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Know who is calling

Thanksgiving has always been a good time to catch up with family and friends. One of the themes at our Thanksgiving table this year quickly became privacy.

“This is the IRS calling…”

Several of the people I spoke with, including my oldest son, had gotten a call from someone purporting to be from the Internal Revenue Service. In each case the caller said there was a tax problem and a warrant had been issued for the call recipients arrest. Only by sending money immediately could the problem be resolved.

My oldest son played along for a while finding out that he “owed” over $3,000. By electronically transferring the amount to a fund, all would be cleared up. A check or credit card would just not do.

Generally, my son answers his phone saying “hi” and then introducing himself. Using this and the dialed phone number, the caller was able to obtain my son’s address. At this point this phishing attempt had gone far enough, so my son hung up the phone. He called his wife to make sure she was OK, and then called the IRS to verify it was a scam and report the event.

The phishers were persistent. They called my son back three times threatening arrest.

“There is a package waiting for you at our retail store”

On Black Friday emails started appearing which seemed to be from various retailers stating that a product that was ordered was ready for pickup at the retailer’s brick and mortar store.

The emails did not contain specific information such as order number, product ordered, or pickup location, however the emails were very convincing. Simply looking at the links or in some cases the sender’s email address revealed these emails to be a phishing attempt.

A business needs to help their customers to protect themselves

Phishers are becoming more sophisticated. It is becoming easier to construct an official looking email from a company and, due to data breaches and the revealing of information on social media, it is also becoming simpler to collect personal information to make a phishing telephone call or email seem like the caller knows you.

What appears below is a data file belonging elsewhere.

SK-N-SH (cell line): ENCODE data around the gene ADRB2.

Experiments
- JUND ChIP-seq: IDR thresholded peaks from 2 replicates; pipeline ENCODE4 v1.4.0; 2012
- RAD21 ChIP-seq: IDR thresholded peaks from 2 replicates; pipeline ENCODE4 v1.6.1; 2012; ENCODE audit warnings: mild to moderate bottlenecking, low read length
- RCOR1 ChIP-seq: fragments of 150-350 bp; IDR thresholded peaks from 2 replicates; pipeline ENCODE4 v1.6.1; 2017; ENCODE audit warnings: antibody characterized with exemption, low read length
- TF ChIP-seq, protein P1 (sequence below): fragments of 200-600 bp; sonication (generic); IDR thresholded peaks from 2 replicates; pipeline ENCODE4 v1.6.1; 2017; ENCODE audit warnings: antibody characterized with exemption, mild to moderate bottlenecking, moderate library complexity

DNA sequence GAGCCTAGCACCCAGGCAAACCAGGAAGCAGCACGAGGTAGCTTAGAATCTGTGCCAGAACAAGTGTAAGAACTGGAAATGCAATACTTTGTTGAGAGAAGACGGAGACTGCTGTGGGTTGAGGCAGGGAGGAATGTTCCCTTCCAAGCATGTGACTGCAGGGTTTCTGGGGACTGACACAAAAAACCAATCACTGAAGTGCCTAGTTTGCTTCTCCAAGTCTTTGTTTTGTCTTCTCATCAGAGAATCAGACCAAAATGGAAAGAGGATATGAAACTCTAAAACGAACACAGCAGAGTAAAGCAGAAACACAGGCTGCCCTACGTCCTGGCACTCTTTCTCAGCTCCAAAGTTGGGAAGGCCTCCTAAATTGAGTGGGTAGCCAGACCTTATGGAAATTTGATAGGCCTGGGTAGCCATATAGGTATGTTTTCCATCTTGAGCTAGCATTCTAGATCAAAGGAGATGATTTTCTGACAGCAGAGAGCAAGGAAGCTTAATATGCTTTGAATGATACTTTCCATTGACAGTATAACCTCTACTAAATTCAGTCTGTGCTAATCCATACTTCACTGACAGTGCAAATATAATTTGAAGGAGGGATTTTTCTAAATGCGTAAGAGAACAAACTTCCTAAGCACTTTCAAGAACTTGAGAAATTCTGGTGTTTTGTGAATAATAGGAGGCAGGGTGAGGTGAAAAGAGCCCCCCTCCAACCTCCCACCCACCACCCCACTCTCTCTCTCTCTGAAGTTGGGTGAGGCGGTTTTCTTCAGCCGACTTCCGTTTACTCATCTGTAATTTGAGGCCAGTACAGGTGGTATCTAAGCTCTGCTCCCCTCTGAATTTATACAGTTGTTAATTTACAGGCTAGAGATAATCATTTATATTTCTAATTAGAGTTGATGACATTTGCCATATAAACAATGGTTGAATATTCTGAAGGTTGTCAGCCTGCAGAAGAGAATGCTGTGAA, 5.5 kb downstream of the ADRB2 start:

Businesses need to help their customers to protect themselves from scams that impersonate the business. I am suggesting a two step approach to address this: Cross identification and Notification.

Cross identification

Today most businesses use some information known only to the business and their customer when confirming the identity of customer. For example, when I call my bank or my credit card company they may ask me for the amount of a recent transaction. A customer should have the ability to ask a similar question of a business.

The protocol would be interesting for this to work. Details such as what are legitimate challenge questions and who gets to be identified first will need to be worked out. I can see a dialog going something like this after the identity of the Customer or their account number has been provided:

Customer: Can you tell me the pass phrase I provided to you?
Business: Yes, it is “The owl hoots at midnight”. Can you tell me the amount of a recent transaction?
Customer: Yes, it was about $53.
Business: That happened on November 28.

Aside from the 60’s spy movie similarity, the Customer now knows it is the Business from their providing the predetermined pass phrase and the date of the recent transaction. The Bank knows it is the Customer from the provision of the identity and the amount of a recent transaction.


To help customers, it would be wise for businesses to periodically send reminders of some of their privacy protecting practices. For example, letting customers know periodically that the business will not be asking for personal information on the phone. Alternatively providing notification that the business will be calling would also be helpful to consumers.

Many businesses have routine communications in non-electronic, non-telephonic form with their customers such as sending monthly bills.Utilizing this vehicle to send a privacy protecting message to customers is a verifiable method of communication that may be utilized so that the customers know that the notification itself is not a phishing effort..